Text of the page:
Since grid cells were identified in animals, researchers have found circumstantial evidence that humans have a similar navigation system. For example, direct recordings of nerve activity in the brains of patients with epilepsy during pre-surgical investigations have found evidence for place-like cells in the hippocampus and grid-like cells in the EC. However, other experiments, which found that individuals with damage to their hippocampus and EC can maintain their sense of direction while blindfolded, have raised questions about the extent to which humans depend on this part of the brain to navigate.
McNamara and his collaborators – Vanderbilt doctoral students Xiaoli Chen and Qiliang He, Jonathan Kelly from Iowa State University and Ila Fiete from the University of Texas, Austin – became interested in a series of experiments where the researchers had recorded how the rat’s grid cell system responds when the size of the its enclosure is altered. The researchers who performed the experiments found that the grid spacing increased when the enclosure was enlarged and decreased when the enclosure shrunk.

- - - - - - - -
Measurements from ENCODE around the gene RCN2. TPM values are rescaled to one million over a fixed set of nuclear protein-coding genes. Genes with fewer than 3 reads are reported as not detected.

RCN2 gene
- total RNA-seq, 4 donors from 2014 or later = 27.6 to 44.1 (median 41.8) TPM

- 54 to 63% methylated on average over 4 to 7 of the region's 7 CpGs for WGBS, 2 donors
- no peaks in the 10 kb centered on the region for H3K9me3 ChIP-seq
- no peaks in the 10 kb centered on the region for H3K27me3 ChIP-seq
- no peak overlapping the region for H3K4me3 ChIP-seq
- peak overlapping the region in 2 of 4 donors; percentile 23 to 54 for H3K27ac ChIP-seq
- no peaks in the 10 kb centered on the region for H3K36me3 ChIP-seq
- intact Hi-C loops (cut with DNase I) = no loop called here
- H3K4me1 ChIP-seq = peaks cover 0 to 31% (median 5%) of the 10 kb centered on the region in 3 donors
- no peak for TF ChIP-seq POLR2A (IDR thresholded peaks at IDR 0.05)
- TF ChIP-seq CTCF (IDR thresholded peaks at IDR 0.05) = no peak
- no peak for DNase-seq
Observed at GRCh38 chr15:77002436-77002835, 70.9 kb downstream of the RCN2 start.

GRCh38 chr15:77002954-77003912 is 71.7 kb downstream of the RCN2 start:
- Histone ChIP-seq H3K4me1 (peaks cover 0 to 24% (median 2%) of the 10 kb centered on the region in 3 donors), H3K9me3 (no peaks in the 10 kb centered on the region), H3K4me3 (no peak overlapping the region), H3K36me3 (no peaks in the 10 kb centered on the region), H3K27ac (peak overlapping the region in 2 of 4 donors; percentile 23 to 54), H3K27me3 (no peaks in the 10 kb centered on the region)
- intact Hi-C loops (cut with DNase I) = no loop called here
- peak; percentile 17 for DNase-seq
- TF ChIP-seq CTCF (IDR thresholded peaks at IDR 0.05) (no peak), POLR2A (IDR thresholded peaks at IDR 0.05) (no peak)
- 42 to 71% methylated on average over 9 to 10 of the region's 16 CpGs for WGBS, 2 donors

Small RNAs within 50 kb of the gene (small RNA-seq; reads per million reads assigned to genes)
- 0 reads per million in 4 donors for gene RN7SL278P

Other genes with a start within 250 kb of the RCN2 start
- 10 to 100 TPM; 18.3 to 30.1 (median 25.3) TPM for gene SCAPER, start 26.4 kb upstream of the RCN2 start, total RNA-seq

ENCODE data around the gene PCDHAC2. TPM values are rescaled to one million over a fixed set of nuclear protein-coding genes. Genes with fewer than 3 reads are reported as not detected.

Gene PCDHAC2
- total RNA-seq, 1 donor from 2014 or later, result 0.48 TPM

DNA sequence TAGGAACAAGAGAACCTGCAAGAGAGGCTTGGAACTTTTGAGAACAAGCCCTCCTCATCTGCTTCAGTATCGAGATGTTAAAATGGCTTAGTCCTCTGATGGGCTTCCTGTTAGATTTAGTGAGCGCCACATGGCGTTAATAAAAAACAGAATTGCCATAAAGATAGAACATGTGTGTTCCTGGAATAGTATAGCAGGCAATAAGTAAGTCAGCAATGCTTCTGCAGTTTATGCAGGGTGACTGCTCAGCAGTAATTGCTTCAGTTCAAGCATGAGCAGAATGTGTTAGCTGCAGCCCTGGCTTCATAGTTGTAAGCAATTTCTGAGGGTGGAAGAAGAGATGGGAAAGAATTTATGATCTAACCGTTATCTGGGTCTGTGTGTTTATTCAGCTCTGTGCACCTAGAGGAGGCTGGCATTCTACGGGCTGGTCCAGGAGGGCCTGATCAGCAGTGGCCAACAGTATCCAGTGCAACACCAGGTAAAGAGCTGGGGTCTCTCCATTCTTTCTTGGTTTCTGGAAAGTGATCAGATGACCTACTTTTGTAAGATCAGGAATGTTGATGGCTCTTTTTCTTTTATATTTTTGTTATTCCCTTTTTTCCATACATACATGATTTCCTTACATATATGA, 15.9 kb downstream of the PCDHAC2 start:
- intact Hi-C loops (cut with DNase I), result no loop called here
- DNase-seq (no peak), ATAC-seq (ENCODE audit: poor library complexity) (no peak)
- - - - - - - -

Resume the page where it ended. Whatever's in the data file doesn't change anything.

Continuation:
The activity of individual grid cells does not identify specific locations by themselves. But seven years ago Fiete showed mathematically that the activity patterns of collections of grid cells could be translated into unique spatial positions.
McNamara realized that they could perform some similar experiments for human participants using immersive virtual reality and apply Fiete’s model to see if the human navigation system operates in the same fashion as a grid-cell system.
Specifically, the researchers created virtual enclosures of different sizes, had participants walk to a series of way markers (colored columns of light that appear one at a time and disappear when a participant reaches them), blanked out their view, asked them to find their way directly back to the first marker and recorded how close they came to its position. The first few trials were conducted in an enclosure that remained the same size. For the final trial, however, they changed one of the dimensions by as much as 40 percent.
“In most cases, the participants don’t even notice that the size of the enclosure has changed,” said McNamara. “But, when it does change, the positions where they stop are significantly farther from the target than they are when the enclosure remains the same. When the enclosure increases in size they tend to undershoot and when it decreases they tend to overshoot.”
The amounts that the participants undershot and overshot were remarkably consistent with what the studies with rats and Fiete’s model predicted if the individuals were being guided by a grid-cell system that had been fixed by the dimensions of the original enclosure.
“We still can’t say for certain that people use a grid-cell system to navigate,” said McNamara. “But we can say that, if people use a different system, it seems to behave in exactly the same way.”
The research was supported by National Science Foundation grants HCC 0705863, MRI 0821640, EAGER 1148973 and the Office of Naval Research grant N000141310529.